The most recent press releases about innovation >>>

Die letzten 5 Focus-News des innovations-reports im Überblick:

Im Focus: Climate satellite: Tracking methane with robust laser technology

Heatwaves in the Arctic, longer periods of vegetation in Europe, severe floods in West Africa – starting in 2021, scientists want to explore the emissions of the greenhouse gas methane with the German-French satellite MERLIN. This is made possible by a new robust laser system of the Fraunhofer Institute for Laser Technology ILT in Aachen, which achieves unprecedented measurement accuracy.

Methane is primarily the result of the decomposition of organic matter. The gas has a 25 times greater warming potential than carbon dioxide, but is not as...

Im Focus: How protons move through a fuel cell

Hydrogen is regarded as the energy source of the future: It is produced with solar power and can be used to generate heat and electricity in fuel cells. Empa researchers have now succeeded in decoding the movement of hydrogen ions in crystals – a key step towards more efficient energy conversion in the hydrogen industry of tomorrow.

As charge carriers, electrons and ions play the leading role in electrochemical energy storage devices and converters such as batteries and fuel cells. Proton...

Im Focus: A unique data centre for cosmological simulations

Scientists from the Excellence Cluster Universe at the Ludwig-Maximilians-Universität Munich have establised "Cosmowebportal", a unique data centre for cosmological simulations located at the Leibniz Supercomputing Centre (LRZ) of the Bavarian Academy of Sciences. The complete results of a series of large hydrodynamical cosmological simulations are available, with data volumes typically exceeding several hundred terabytes. Scientists worldwide can interactively explore these complex simulations via a web interface and directly access the results.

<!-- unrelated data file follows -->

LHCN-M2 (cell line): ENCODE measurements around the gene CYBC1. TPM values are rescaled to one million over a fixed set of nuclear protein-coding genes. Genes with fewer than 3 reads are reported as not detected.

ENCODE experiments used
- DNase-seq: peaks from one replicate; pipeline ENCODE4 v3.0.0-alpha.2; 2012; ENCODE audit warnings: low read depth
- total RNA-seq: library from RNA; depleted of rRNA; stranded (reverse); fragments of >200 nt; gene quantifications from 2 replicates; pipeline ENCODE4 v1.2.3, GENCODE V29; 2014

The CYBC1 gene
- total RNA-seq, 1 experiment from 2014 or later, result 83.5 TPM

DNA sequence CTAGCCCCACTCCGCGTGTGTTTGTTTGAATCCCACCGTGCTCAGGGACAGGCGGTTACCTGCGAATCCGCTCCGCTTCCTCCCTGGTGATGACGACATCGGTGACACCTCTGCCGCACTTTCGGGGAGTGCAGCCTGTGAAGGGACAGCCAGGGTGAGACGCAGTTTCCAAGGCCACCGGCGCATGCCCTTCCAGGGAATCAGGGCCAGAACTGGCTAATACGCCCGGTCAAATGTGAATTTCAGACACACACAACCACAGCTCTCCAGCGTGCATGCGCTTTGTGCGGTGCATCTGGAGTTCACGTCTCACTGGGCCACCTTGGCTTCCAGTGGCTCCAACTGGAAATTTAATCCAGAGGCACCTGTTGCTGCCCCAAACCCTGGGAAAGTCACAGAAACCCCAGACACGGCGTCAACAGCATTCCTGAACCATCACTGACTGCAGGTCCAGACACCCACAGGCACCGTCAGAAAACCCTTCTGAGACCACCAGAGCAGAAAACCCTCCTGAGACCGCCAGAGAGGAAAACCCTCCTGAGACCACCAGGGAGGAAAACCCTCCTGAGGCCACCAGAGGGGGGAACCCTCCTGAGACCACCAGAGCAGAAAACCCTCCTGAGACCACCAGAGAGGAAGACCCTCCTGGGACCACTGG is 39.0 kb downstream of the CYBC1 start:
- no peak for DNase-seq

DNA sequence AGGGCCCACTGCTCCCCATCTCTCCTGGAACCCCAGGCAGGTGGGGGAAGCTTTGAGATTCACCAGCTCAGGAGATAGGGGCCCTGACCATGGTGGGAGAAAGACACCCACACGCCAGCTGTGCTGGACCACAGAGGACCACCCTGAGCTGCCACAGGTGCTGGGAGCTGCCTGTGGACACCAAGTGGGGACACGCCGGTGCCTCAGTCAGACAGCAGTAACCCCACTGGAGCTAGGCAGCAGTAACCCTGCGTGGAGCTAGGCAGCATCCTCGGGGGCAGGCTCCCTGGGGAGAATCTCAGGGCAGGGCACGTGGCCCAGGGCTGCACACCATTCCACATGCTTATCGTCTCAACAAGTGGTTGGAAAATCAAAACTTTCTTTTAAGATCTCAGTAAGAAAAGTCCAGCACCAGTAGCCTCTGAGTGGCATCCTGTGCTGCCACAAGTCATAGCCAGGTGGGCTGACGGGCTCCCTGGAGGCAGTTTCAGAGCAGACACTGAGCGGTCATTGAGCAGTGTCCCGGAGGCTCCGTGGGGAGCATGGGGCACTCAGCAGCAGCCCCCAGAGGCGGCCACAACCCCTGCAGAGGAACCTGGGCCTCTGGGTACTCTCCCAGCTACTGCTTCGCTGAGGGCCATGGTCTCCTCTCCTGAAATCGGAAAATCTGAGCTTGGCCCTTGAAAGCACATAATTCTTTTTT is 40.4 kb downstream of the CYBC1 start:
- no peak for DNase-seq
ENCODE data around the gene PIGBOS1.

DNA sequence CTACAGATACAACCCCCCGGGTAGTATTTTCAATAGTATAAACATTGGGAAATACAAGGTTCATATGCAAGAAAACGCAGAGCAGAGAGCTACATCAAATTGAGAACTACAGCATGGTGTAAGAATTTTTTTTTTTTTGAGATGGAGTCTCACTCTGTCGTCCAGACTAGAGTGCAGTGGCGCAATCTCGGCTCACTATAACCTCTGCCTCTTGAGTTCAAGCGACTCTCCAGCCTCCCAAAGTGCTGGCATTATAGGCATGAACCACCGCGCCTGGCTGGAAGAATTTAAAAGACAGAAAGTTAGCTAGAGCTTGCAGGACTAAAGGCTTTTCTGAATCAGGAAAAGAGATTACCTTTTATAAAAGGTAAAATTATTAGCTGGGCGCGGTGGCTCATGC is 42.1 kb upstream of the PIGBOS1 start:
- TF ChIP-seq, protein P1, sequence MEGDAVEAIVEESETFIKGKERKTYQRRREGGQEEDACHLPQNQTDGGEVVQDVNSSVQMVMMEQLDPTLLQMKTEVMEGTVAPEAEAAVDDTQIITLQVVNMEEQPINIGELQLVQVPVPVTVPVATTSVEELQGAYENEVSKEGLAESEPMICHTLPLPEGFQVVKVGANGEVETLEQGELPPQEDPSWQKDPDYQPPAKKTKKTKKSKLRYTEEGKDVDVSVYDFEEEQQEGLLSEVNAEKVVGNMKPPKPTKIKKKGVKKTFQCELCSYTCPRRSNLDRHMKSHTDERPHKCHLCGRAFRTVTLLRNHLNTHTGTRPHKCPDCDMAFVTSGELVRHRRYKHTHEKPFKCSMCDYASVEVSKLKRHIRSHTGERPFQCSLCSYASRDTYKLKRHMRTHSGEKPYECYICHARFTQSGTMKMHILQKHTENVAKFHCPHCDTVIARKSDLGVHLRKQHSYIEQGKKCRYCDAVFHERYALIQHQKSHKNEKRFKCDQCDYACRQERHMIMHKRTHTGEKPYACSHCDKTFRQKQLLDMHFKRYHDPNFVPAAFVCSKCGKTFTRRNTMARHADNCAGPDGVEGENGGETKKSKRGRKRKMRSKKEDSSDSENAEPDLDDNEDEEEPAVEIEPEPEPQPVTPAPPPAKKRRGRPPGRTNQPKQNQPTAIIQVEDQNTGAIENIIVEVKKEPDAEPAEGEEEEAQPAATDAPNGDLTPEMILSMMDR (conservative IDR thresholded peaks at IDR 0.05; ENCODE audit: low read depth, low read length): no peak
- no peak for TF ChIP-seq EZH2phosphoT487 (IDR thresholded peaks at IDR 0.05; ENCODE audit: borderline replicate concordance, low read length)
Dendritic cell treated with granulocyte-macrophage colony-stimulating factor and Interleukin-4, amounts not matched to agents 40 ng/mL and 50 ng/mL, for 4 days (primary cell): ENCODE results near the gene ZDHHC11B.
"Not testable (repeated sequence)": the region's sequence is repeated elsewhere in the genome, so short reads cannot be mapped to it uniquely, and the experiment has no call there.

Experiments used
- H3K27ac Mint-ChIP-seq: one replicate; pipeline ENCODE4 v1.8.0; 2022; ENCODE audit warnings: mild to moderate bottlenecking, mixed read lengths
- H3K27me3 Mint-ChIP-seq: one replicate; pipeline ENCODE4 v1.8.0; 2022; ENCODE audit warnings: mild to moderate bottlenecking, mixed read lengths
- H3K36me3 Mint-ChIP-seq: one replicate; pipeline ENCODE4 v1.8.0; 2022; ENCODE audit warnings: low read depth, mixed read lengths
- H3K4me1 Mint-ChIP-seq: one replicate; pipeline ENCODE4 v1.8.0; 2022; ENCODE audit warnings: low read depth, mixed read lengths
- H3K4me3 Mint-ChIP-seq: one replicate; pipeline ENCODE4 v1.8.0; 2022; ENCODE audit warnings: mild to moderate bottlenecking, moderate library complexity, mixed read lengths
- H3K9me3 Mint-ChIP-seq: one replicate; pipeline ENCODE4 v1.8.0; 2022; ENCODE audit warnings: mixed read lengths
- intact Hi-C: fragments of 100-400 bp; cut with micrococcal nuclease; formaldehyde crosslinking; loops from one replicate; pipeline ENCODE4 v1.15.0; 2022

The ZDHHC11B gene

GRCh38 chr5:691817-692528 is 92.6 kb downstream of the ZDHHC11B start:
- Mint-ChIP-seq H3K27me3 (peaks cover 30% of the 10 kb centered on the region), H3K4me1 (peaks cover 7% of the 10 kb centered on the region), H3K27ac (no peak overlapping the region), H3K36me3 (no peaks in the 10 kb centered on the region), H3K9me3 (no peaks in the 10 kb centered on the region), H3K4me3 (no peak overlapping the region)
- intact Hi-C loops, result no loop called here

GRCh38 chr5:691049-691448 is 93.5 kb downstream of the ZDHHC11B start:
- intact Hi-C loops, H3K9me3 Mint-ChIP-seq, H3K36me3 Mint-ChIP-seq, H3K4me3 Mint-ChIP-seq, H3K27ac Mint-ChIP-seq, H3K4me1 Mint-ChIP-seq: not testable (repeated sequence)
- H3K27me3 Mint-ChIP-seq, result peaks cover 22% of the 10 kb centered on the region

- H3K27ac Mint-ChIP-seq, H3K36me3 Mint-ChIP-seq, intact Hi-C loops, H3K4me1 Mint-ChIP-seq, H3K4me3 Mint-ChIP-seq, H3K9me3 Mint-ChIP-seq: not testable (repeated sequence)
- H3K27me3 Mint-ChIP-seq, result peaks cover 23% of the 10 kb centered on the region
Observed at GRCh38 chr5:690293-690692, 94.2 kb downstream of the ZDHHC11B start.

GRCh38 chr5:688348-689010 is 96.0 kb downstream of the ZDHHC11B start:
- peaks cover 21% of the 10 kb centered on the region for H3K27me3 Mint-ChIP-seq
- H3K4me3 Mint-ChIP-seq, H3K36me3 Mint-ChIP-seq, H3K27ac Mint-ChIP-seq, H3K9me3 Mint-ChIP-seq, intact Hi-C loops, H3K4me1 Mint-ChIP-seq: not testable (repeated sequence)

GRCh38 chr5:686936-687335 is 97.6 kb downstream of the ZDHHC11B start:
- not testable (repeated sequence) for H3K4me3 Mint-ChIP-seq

With current telescopes, scientists can observe our Universe’s galaxies and galaxy clusters and their distribution along an invisible cosmic web. From the...

Im Focus: Scientists develop molecular thermometer for contactless measurement using infrared light

Temperature measurements possible even on the smallest scale / Molecular ruby for use in material sciences, biology, and medicine

Chemists at Johannes Gutenberg University Mainz (JGU) in cooperation with researchers of the German Federal Institute for Materials Research and Testing (BAM)...

Im Focus: Optoelectronic Inline Measurement – Accurate to the Nanometer

Germany counts high-precision manufacturing processes among its advantages as a location. It’s not just the aerospace and automotive industries that require almost waste-free, high-precision manufacturing to provide an efficient way of testing the shape and orientation tolerances of products. Since current inline measurement technology not yet provides the required accuracy, the Fraunhofer Institute for Laser Technology ILT is collaborating with four renowned industry partners in the INSPIRE project to develop inline sensors with a new accuracy class. Funded by the German Federal Ministry of Education and Research (BMBF), the project is scheduled to run until the end of 2019.

New Manufacturing Technologies for New Products

All Focus news of the innovation-report >>>

Anzeige

Anzeige

Event News

Plants are networkers

19.06.2017 | Event News

Digital Survival Training for Executives

13.06.2017 | Event News

Global Learning Council Summit 2017

13.06.2017 | Event News

 
Latest News

A new technique isolates neuronal activity during memory consolidation

22.06.2017 | Life Sciences

Plant inspiration could lead to flexible electronics

22.06.2017 | Materials Sciences

A rhodium-based catalyst for making organosilicon using less precious metal

22.06.2017 | Materials Sciences

VideoLinks
B2B-VideoLinks
More VideoLinks >>>